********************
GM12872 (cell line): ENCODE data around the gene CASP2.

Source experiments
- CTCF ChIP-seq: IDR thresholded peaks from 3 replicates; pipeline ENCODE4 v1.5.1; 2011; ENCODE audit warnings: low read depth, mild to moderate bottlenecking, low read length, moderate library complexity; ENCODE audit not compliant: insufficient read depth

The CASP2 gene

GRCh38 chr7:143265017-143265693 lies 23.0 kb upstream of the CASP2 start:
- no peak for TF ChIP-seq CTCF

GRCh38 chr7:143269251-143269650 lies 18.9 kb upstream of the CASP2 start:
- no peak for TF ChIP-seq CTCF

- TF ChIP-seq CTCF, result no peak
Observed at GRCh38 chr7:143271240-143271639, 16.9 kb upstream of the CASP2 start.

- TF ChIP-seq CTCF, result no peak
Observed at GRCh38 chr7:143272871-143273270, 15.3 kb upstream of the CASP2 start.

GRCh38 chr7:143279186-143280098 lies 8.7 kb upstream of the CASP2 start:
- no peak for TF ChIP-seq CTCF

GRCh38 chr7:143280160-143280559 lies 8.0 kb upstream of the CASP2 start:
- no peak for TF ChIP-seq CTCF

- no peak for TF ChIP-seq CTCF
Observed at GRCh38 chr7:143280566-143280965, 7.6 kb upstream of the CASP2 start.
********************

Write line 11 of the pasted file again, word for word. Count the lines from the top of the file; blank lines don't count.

- TF ChIP-seq CTCF, result no peak